Labour’s warring factions agree on one thing: the next deputy leader will be a woman

Corbynite shadow cabinet ministers Rebecca Long-Bailey and Laura Pidcock are dominating discussions about the succession.

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Tom Watson’s resignation has inspired the fullest possible range of emotions among Labour MPs. But they are united on at least one thing: his successor as deputy leader will almost certainly be a woman. 

The Labour leadership has long desired to balance the gender representation of its top team, and failed spectacularly to clip Watson’s wings when it botched an attempt to introduce a second, female deputy leader at the party’s conference in 2018. 

Now, with the post vacant - and, crucially, still existent - Corbynites in the shadow cabinet believe that it must be filled by a woman. In this, at least, they are in agreement with senior figures on Labour’s organised right, as well as Corbynsceptics in the Parliamentary Labour Party. As long as Jeremy Corbyn is leader, consensus dictates that the case for a female deputy is inarguable. 

That has led discussions over the succession to turn quickly to when, as well as who. If Corbyn is still in post after the general election, or the contest for a new deputy takes place before that of a new leader, rather than concurrently with it, MPs believe that an all-woman race is far more likely - so long as male contenders agree to stay out. Would-be deputies of both genders might also seek the top job if it falls vacant after an election.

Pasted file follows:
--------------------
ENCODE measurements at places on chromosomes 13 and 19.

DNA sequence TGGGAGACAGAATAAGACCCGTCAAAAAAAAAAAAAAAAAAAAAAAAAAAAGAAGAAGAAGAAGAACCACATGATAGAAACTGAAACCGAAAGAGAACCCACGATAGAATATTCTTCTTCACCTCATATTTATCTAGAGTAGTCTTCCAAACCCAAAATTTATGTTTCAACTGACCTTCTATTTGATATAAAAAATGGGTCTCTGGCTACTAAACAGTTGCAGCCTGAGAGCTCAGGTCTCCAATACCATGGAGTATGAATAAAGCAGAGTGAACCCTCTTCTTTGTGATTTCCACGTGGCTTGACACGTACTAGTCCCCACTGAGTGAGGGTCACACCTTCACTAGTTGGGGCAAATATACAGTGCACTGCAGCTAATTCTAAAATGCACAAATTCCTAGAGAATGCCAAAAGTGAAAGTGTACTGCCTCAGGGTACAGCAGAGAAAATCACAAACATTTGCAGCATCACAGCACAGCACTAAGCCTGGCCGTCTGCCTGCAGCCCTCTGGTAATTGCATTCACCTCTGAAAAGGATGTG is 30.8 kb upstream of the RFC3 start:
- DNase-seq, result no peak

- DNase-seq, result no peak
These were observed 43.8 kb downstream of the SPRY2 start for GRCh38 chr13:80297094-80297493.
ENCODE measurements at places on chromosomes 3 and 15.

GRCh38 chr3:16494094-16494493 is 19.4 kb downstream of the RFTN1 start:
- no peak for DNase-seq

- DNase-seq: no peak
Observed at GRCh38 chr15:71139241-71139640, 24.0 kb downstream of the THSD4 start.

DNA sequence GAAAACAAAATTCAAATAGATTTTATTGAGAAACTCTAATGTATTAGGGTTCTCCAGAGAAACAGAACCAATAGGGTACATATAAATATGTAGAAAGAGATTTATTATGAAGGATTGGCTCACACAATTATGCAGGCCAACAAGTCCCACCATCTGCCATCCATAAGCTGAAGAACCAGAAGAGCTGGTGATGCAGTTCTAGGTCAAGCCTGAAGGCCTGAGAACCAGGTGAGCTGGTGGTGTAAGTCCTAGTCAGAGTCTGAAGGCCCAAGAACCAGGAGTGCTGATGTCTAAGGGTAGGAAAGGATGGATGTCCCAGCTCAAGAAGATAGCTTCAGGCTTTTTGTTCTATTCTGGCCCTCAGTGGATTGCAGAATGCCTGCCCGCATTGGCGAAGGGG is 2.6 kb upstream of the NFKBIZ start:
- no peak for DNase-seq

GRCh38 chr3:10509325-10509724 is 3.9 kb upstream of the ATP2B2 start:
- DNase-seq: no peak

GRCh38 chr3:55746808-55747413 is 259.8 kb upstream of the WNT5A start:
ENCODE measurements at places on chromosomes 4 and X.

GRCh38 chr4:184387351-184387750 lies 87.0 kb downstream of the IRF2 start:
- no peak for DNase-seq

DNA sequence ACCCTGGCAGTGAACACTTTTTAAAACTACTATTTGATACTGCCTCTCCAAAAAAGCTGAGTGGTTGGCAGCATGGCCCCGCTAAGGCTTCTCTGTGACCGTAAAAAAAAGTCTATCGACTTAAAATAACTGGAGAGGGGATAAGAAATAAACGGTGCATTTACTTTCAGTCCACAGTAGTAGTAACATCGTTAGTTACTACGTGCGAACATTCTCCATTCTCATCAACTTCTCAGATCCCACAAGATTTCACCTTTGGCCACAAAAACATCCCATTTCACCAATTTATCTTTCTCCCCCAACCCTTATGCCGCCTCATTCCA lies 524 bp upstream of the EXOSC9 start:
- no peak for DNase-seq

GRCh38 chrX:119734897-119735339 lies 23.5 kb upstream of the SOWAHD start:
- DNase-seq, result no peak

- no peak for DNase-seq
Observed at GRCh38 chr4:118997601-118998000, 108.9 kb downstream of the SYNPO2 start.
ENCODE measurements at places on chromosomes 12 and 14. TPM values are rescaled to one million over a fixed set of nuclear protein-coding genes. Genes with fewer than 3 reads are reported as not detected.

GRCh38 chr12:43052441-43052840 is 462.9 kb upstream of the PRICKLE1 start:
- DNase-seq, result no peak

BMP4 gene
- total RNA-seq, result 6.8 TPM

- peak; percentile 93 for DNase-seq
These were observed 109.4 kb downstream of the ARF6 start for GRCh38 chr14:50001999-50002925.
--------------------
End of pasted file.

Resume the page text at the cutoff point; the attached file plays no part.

The two potential runners generating the most discussion in Labour circles this evening are Rebecca Long-Bailey, the shadow business secretary, and Laura Pidcock, the shadow employment rights secretary. Long-Bailey’s name is often raised when the question of Corbyn’s successor is mooted - not least by her mentor, John McDonnell - but one frontbench ally suggests that a run for deputy is much more likely. 

That Watson’s resignation came just 24 hours after Long-Bailey revealed a well-produced and personal campaign video and personal logo - interpreted by many colleagues as an early leadership pitch - has not been lost on others in the shadow cabinet. “It’s almost like she knew this was coming,” says one. Pidcock, meanwhile, is a grassroots favourite held in particularly high regard by Corbyn’s inner circle.

A glaring absence from chatter tonight, meanwhile, is any agreement on the main contender from the Labour right. That, above anything else, is testament to how its organisational heft has withered since 2015.

Patrick Maguire is the New Statesman's political correspondent.